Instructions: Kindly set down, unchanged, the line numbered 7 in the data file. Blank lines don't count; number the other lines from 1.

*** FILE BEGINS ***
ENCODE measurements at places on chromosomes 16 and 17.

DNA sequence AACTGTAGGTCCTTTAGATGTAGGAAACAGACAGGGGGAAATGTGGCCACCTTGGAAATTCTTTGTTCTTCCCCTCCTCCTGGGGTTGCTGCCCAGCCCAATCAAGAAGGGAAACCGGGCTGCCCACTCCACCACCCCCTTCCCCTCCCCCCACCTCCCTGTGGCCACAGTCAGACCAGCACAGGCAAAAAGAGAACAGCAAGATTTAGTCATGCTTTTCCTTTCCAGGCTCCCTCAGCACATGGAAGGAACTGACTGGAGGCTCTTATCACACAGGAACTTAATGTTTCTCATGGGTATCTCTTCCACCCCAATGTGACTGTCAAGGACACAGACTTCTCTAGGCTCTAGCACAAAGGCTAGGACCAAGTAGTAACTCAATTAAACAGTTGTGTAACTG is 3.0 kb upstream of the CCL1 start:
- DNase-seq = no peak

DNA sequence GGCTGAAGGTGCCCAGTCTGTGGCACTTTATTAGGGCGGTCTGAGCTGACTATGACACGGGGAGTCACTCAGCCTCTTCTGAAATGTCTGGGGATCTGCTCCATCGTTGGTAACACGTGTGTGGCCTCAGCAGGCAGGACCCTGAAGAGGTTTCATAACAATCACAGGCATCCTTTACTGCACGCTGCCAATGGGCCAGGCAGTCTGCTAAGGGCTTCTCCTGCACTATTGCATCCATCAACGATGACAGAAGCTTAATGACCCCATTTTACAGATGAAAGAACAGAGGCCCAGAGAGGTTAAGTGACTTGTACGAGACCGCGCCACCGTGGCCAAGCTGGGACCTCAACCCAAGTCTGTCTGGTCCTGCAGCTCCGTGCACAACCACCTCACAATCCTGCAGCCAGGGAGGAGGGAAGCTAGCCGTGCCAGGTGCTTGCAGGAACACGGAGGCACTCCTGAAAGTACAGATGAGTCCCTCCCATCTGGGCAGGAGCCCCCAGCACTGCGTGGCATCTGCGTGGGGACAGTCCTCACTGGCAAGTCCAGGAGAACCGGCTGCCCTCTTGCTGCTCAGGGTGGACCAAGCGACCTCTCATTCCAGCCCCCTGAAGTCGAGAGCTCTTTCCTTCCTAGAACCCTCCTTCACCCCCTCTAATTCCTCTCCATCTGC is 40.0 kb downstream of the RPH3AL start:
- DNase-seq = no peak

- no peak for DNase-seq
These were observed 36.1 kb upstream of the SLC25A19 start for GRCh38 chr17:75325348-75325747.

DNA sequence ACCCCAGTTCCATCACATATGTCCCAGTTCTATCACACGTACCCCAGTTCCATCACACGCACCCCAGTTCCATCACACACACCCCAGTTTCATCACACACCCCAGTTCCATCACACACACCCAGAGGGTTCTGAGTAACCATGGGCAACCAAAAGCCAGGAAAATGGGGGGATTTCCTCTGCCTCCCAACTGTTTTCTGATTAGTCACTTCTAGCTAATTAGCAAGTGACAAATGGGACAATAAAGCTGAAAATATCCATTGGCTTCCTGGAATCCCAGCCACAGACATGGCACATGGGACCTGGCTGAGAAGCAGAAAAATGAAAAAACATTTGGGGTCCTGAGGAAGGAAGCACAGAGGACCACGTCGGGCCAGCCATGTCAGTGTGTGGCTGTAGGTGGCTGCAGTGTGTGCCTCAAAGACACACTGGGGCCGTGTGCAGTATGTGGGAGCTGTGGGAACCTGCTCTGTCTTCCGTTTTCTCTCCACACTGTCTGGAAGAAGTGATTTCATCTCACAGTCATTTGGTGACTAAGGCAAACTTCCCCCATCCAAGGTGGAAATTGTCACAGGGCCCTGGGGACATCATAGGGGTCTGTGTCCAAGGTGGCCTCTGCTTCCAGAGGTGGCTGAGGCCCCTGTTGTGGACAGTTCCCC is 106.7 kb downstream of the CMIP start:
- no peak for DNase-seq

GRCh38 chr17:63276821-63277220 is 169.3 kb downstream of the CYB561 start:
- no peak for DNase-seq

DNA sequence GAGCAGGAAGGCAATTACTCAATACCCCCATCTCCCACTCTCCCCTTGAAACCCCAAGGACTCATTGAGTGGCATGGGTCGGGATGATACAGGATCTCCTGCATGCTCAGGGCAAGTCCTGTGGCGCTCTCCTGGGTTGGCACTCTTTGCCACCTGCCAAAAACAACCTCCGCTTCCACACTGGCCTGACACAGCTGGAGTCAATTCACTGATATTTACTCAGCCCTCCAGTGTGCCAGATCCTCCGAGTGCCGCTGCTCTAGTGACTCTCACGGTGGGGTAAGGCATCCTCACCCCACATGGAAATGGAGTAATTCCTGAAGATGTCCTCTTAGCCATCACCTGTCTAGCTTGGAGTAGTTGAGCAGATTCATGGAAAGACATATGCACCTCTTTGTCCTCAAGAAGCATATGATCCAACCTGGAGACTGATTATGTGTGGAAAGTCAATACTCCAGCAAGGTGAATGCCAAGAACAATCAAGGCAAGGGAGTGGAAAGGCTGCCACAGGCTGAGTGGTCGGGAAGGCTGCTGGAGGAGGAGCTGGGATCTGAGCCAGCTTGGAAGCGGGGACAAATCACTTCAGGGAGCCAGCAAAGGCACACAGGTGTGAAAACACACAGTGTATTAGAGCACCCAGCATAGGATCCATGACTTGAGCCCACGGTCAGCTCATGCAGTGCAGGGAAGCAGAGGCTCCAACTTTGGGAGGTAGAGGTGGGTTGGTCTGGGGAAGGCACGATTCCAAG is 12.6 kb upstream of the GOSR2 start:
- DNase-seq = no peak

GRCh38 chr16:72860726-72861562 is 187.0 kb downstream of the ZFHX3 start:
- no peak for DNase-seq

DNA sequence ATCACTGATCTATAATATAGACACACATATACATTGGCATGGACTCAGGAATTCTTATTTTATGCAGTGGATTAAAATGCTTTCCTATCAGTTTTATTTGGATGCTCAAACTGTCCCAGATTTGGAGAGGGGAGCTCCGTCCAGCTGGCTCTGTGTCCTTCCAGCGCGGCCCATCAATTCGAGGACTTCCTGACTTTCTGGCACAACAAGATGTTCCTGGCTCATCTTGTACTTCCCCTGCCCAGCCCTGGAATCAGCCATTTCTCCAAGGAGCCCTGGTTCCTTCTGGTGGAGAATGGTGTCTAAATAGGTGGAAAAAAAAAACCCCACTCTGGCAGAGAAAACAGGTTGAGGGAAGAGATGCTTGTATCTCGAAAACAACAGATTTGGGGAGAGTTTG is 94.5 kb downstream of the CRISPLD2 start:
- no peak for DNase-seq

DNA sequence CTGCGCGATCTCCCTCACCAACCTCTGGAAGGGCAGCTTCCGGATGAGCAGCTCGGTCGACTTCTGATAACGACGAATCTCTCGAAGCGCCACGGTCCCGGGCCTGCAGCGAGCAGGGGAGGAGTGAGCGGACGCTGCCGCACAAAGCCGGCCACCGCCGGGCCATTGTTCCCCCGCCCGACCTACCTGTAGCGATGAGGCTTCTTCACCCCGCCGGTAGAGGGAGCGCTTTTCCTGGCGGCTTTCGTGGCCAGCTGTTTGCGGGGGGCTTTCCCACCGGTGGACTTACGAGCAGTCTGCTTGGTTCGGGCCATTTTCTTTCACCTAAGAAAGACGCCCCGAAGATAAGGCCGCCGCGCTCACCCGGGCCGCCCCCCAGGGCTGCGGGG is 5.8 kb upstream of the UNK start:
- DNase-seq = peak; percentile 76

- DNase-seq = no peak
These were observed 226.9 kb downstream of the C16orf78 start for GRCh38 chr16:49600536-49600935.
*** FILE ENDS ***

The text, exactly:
These were observed 36.1 kb upstream of the SLC25A19 start for GRCh38 chr17:75325348-75325747.